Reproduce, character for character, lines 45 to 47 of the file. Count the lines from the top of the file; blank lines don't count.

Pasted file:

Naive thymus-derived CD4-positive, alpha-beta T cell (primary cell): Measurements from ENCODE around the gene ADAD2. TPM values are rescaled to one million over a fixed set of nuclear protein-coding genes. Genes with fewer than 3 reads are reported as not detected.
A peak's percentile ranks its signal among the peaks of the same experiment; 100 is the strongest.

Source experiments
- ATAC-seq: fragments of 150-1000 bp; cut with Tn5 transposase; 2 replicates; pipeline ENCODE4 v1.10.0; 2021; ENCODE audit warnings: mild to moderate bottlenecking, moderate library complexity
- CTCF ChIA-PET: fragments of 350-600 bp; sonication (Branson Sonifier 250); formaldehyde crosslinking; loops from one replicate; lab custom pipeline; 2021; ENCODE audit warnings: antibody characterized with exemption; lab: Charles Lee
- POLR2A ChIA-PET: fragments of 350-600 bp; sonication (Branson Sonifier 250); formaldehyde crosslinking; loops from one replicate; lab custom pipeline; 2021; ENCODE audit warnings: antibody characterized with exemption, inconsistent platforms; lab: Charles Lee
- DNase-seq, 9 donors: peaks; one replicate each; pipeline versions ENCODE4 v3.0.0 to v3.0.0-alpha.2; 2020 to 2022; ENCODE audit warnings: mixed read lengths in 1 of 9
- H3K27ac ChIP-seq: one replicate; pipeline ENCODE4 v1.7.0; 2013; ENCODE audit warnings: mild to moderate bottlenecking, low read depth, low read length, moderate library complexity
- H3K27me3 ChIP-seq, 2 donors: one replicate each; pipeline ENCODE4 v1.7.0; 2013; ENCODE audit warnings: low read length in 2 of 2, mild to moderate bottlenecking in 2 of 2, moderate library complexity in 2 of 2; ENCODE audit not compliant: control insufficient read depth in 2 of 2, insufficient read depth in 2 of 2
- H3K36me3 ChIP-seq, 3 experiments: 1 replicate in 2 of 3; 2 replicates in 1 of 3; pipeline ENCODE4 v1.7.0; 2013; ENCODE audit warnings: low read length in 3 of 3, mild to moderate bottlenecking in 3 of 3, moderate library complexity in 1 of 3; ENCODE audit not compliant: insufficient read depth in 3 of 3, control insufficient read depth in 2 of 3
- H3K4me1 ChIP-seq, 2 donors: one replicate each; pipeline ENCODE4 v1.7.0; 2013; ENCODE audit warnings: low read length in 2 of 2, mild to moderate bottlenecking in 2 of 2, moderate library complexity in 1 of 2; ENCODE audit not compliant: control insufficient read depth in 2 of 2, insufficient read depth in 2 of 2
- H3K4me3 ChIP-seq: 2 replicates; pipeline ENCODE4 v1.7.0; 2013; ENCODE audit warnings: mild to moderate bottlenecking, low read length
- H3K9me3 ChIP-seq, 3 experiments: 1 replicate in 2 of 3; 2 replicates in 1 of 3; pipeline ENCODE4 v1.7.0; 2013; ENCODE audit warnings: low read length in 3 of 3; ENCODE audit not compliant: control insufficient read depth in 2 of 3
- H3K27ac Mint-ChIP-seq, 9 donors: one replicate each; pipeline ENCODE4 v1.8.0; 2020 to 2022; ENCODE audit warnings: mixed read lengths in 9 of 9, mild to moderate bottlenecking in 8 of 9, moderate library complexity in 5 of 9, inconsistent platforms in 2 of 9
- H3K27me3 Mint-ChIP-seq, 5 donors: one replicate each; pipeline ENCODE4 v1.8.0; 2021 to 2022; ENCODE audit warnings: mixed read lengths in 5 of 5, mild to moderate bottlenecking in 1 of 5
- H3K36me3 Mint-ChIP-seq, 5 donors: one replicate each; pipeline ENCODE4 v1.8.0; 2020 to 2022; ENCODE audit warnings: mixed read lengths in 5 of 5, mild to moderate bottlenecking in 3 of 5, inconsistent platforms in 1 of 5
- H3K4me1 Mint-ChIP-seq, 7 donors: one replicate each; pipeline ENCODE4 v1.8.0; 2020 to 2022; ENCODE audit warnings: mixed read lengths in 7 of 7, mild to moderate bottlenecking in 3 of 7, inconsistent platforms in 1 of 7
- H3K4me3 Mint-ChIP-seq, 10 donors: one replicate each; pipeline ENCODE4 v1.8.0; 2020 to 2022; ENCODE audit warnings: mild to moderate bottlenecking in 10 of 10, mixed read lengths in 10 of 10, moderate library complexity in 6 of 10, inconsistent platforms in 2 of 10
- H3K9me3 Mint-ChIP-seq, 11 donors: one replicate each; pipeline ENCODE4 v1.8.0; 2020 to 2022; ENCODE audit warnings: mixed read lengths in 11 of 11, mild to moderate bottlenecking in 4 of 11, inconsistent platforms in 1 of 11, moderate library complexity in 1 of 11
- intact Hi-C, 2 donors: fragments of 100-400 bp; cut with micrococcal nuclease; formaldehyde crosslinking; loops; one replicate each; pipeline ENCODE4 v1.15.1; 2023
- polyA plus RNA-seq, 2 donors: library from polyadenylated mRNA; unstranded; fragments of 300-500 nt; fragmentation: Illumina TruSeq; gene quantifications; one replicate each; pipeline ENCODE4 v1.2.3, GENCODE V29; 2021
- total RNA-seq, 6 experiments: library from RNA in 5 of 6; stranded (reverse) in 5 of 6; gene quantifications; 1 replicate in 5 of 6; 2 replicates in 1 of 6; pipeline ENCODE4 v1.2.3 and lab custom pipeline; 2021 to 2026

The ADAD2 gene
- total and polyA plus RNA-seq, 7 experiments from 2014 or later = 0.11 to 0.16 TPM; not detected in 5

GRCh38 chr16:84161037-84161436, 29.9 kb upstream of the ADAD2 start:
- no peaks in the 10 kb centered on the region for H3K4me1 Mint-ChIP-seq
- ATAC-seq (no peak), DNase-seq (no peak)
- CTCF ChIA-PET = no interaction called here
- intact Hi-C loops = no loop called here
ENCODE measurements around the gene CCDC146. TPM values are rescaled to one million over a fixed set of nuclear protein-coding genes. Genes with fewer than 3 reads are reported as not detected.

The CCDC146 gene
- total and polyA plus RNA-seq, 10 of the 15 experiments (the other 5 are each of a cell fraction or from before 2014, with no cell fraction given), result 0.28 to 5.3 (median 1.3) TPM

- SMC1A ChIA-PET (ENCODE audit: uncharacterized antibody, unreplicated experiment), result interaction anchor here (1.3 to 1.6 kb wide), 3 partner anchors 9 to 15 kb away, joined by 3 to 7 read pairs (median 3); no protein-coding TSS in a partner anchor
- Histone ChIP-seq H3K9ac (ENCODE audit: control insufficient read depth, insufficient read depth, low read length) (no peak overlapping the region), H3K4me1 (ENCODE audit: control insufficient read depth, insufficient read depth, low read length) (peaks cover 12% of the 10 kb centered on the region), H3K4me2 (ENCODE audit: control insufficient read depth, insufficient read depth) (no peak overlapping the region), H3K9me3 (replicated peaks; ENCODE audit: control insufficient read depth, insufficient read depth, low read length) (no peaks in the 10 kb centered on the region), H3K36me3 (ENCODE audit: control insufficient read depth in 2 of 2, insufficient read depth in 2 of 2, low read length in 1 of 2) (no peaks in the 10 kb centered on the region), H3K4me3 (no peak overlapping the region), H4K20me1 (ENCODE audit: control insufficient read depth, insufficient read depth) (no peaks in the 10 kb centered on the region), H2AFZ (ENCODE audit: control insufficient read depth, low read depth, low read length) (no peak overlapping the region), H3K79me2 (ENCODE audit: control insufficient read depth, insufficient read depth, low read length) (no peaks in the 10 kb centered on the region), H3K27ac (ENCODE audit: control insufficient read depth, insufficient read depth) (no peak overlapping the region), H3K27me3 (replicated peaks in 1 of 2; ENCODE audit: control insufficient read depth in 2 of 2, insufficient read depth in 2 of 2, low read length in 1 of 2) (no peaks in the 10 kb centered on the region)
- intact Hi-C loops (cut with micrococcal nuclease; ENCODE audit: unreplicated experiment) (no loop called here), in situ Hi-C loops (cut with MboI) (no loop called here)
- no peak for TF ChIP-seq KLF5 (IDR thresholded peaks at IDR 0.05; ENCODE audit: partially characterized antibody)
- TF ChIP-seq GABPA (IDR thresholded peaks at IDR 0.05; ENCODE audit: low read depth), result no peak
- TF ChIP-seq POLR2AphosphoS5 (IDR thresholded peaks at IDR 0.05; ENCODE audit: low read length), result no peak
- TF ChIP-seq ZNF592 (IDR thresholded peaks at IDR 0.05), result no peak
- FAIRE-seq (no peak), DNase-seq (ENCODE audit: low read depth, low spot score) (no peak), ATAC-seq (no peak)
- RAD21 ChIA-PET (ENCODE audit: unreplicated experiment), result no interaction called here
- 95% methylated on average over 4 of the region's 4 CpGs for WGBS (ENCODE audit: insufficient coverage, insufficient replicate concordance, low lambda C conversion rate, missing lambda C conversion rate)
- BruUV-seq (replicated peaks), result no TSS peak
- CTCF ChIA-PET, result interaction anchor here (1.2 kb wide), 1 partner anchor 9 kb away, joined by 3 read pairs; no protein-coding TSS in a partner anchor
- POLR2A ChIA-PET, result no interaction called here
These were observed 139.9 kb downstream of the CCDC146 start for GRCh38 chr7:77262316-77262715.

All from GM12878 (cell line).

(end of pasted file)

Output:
- POLR2A ChIA-PET, result no interaction called here
These were observed 139.9 kb downstream of the CCDC146 start for GRCh38 chr7:77262316-77262715.

All from GM12878 (cell line).